Major research universities are grappling with their response to the deluge of scientific data in its big data and long tail data forms. The latter consist of many diverse and heterogeneous sets, the data are collected via diverse and specialized methods, and are stored in a variety of formats and places. University libraries and their institutional repositories have traditionally been able to handle scientific output. But long-tail scientific data introduce substantial challenges to a traditional document-based repository through its vast heterogeneity, size, and its demands for meaningful discovery and in the case of large data sets, place-based use.
In this presentation we will provide a brief overview of the NSF-funded project "Sustainable Environment - Actionable Data" (SEAD), which addresses the challenges of long-tail scientific data with the focus on sustainability science. We will provide an overview of this project and of its discovery and preservation component, called SEAD Virtual Archive. This component is being developed by the Data to Insight Center team at Indiana University in collaboration with IU and UIUC libraries. We will describe main features and our ongoing work on SEAD Virtual Archive and discuss the value and importance of partnerships between data research centers...
The first mode of access by the community of digital humanities and informatics researchers and educators to the copyrighted content of the HathiTrust digital repository will be to extracted statistical and aggregated information about the copyrighted texts. But can the HathiTrust Research Center support scientific research that allows a researcher to carry out their own analysis and extract their own information?
This question is the focus of a 3-year, $606,000 grant from the Alfred P. Sloan Foundation (Plale, Prakash 2011-2014), which has resulted in a novel experimental framework that permits analytical investigation of a corpus but prohibits data from leaving the capsule. The HTRC Data Capsule is both a system architecture and set of policies that enable computational investigation over the protected content of the HT digital repository that is carried out and controlled directly by a researcher. It leverages the foundational security principles of the Data Capsules of A. Prakash of University of Michigan, which allows privileged access to sensitive data while also restricting the channels through which that data can be released.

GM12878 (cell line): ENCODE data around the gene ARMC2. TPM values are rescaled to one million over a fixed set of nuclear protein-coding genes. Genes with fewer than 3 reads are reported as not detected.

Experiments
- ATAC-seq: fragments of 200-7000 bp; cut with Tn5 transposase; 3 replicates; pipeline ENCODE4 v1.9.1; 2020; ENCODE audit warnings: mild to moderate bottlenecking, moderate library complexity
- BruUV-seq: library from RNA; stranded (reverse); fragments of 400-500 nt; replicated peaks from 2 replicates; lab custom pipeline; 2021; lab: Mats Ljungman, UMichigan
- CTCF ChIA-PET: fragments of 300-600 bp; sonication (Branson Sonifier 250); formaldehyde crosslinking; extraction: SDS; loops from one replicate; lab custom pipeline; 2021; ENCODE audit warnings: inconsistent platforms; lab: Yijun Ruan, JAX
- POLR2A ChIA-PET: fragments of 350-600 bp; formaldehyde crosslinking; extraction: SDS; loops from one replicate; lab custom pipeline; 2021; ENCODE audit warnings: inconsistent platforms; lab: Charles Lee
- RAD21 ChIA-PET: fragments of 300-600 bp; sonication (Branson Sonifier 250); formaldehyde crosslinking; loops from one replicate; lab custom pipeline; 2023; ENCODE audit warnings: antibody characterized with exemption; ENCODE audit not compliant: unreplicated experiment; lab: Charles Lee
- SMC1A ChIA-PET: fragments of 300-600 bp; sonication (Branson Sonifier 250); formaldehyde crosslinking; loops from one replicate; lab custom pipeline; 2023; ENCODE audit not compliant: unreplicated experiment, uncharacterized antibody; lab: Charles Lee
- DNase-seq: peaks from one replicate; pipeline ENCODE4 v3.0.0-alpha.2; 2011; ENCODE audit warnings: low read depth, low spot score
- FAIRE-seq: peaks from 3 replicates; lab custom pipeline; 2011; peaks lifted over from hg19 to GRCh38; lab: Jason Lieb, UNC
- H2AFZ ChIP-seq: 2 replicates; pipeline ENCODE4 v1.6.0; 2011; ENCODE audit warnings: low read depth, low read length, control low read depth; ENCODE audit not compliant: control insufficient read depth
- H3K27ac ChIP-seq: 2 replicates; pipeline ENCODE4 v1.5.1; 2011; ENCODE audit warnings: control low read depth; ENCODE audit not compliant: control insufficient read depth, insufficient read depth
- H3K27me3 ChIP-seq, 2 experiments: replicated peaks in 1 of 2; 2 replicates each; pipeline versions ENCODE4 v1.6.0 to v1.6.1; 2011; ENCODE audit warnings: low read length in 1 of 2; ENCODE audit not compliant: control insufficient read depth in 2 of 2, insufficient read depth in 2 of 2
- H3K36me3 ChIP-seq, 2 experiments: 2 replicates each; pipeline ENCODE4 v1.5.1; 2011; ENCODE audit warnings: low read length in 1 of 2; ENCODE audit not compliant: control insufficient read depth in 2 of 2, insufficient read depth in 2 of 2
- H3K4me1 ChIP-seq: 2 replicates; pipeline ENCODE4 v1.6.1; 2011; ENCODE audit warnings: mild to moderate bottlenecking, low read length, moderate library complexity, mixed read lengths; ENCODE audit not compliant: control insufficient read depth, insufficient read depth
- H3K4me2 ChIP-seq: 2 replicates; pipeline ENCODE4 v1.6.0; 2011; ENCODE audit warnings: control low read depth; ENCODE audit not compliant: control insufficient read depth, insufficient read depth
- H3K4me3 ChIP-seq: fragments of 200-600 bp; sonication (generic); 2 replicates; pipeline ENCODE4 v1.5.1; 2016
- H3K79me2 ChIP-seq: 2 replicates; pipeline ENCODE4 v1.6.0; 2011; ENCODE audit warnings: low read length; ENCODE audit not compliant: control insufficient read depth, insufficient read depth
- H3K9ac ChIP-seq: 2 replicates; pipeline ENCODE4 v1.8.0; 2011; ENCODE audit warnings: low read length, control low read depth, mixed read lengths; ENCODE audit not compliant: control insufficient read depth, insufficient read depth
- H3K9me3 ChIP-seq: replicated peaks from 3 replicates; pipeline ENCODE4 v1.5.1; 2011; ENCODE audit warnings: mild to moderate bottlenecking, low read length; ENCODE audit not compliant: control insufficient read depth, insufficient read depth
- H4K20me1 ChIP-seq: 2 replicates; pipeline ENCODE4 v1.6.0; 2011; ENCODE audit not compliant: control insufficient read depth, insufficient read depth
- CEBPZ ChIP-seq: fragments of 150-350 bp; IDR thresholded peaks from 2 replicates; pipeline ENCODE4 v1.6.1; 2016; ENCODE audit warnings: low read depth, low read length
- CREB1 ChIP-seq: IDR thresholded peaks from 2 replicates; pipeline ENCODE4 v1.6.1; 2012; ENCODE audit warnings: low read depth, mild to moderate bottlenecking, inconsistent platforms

Ongoing work extends the HTRC Data Capsule to give researchers more compute power at their fingertips. The new thrust...
Neste trabalho implementamos experimentos para a medida da corrente de tunelamento em amostras de Dupla Barreira de GaAs/AlxGa1-xAs e de GaAs com dopagem planar de Si (d -doping).
Para isto preparamos dois sistemas experimentais: a) "Circuito Ponte de Wheatstone" e b) sistema "Fonte de Corrente e Voltímetro".
O primeiro sistema, "Circuito Ponte de Wheatstone", permite-nos medir diretamente, além da curva característica I vs. V, a primeira e segunda derivada. Sob algumas condições particulares, é também possível obter a curva C vs. V. Entretanto, este sistema está limitado a corrente máxima de 1OmA .
O sistema "Fonte de Corrente e Voltímetro " permite-nos medir apenas a curva I vs. V, mas com correntes de até IA e com resolução melhor que de uma parte em 103 , o que nos possibilita obter a primeira e a segunda derivada numericamente.